Put these details together and here’s what you get:  State is choosing to diminish itself at its senior and junior rungs, and to not fill vacancies.  It’s hard to discern how this approach will enhance our diplomacy, or our national security.

You can hear Bergmann’s NPR interview here.

And read his longer treatment of the topic in a Politico article here.

I served in the Foreign Service for about 16 years, with overseas tours in Bangkok, Chiang Mai, and Beijing, plus several Washington assignments.  I can tell you that the State Department’s foreign service and civil service staff is exceptional – smart, dedicated, and passionate about serving the American public.  I was proud to be among them, every single day.

The notion that we can conduct successful diplomacy on the cheap is just wrong.  The United States remains the most important country in the world, and we need a State Department that can effectively serve our national interests, needs, and ambitions.  That requires resources, not just dollars but also human resources.

State Department staffing is not the kind of topic that will lead the nightly news, but it is critically important to our national well-being.  This issue raises serious alarm bells, and thus deserves serious attention from Congress, the media, and the public.

Michael McCarry

Michael McCarry is a Senior Advisor at CENET. With over 37 years of international experience– both as a Foreign Service Officer and the Executive Director of the Alliance for International Exchange– Michael McCarry is a leader within the exchange community, with distinct insight and knowledge in policy, foreign affairs, and public diplomacy. 

CENET strives to inspire a safer, more prosperous and compassionate world through international education and cultural exploration.For more news and updates about CENET, please visit our Facebook Page.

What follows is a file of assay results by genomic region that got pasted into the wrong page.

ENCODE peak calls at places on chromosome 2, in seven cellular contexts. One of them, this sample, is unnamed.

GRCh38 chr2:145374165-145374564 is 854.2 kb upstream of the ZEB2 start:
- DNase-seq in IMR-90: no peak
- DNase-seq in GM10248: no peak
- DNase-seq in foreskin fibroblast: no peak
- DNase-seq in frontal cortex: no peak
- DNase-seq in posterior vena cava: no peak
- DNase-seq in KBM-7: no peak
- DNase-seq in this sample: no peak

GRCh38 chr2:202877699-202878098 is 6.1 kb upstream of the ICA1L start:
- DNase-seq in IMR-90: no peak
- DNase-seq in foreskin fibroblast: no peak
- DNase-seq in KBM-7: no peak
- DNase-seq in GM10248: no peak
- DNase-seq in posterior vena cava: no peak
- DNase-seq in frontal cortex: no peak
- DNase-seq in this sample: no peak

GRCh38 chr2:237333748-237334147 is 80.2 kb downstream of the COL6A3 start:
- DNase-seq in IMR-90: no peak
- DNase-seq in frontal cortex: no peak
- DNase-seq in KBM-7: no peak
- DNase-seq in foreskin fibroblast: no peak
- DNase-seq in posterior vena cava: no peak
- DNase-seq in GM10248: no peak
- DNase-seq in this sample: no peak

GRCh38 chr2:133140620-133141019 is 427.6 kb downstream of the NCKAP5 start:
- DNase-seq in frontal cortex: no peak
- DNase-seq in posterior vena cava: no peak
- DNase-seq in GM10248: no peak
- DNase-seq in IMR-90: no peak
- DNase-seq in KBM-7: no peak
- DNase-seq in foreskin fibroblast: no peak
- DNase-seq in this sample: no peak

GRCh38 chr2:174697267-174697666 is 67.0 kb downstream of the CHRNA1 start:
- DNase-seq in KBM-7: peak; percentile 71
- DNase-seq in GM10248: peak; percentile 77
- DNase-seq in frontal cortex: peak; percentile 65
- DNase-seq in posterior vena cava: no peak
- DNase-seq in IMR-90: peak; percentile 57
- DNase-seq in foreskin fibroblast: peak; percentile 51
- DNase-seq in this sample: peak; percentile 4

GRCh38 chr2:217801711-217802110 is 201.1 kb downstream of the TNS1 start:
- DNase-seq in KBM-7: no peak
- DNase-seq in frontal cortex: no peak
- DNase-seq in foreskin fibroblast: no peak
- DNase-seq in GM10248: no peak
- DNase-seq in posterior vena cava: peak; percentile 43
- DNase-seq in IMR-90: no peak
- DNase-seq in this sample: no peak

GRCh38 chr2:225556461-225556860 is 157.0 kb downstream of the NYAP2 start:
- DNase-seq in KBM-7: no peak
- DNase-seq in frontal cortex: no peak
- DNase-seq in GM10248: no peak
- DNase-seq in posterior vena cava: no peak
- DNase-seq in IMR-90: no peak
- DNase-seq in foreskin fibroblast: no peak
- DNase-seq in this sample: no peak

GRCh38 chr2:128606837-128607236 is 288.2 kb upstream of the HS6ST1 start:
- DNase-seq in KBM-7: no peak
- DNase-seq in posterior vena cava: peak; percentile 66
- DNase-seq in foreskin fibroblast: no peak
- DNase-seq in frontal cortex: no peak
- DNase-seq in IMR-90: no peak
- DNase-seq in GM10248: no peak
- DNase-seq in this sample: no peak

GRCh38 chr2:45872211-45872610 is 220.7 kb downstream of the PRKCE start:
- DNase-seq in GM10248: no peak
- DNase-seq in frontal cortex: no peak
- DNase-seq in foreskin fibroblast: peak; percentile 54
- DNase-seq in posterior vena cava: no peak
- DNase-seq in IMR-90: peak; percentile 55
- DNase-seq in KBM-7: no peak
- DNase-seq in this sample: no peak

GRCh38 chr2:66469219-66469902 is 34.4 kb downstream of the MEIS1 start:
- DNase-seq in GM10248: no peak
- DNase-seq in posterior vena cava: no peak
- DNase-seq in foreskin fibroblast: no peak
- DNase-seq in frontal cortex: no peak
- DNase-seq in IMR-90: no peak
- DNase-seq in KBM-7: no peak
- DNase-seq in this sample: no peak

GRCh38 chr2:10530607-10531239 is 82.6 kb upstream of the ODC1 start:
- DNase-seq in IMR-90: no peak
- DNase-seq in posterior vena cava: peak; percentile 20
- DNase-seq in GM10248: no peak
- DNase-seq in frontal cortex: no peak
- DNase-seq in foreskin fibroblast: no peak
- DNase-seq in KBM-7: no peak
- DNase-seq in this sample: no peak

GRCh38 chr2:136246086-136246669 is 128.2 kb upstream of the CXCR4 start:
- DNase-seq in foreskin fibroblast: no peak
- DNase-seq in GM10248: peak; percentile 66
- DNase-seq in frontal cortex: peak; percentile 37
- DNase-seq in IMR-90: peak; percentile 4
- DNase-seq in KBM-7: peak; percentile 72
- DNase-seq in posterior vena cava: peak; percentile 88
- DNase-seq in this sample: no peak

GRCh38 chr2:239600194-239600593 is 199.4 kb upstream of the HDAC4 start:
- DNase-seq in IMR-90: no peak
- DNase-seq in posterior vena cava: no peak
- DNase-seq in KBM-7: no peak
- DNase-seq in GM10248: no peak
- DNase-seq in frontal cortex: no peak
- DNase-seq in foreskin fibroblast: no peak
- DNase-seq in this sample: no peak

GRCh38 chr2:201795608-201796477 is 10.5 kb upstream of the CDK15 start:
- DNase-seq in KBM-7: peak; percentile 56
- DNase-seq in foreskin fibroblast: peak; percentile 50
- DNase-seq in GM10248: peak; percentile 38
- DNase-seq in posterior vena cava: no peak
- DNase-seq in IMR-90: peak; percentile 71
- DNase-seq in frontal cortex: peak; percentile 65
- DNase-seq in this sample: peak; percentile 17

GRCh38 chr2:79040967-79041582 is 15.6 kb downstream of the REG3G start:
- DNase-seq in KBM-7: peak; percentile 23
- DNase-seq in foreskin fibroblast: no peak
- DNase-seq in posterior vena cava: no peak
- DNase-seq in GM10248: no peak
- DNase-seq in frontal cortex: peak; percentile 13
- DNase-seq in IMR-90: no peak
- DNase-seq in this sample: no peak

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More Funding for Exchanges: Good News for Everyone

By Michael McCarry 

Op-Ed | #CENETJ1 #ExchangesImpact

In its budget deal to keep the government open until the end of Fiscal Year 2017 (Sept. 30), Congress increased overall State Department funding by 1 per cent, and funded the Department’s exchange programs at $634 million, a 7 per cent increase and only $1 million short of all-time high water mark for exchanges in FY2010.

This is extraordinarily good news for the country, and for anyone who cares about exchanges, even if your programs do not receive federal funding.

Here’s why:

President Trump’s first budget request (for Fiscal Year 2018, which begins October 1 of this year) seeks a 29 per cent reduction in State Department funding, and deep cuts for most exchange programs.

Like any other President, Trump only gets to propose funding levels for federal agencies and programs.  Congress decides.  And it will need to make its decisions on Trump’s first budget in time for the new fiscal year that begins October 1, 2017.  If necessary (and it often is), Congress can postpone that deadline by passing Continuing Resolutions that keep the government running temporarily at the previous year’s funding levels.

During the Watergate crisis, secret source Deep Throat (FBI Deputy Director Mark Felt) famously told Washington Post reporter Bob Woodward that if he wanted to understand what was going on, he needed to “follow the money”.  That’s still good advice when trying to parse Washington politics.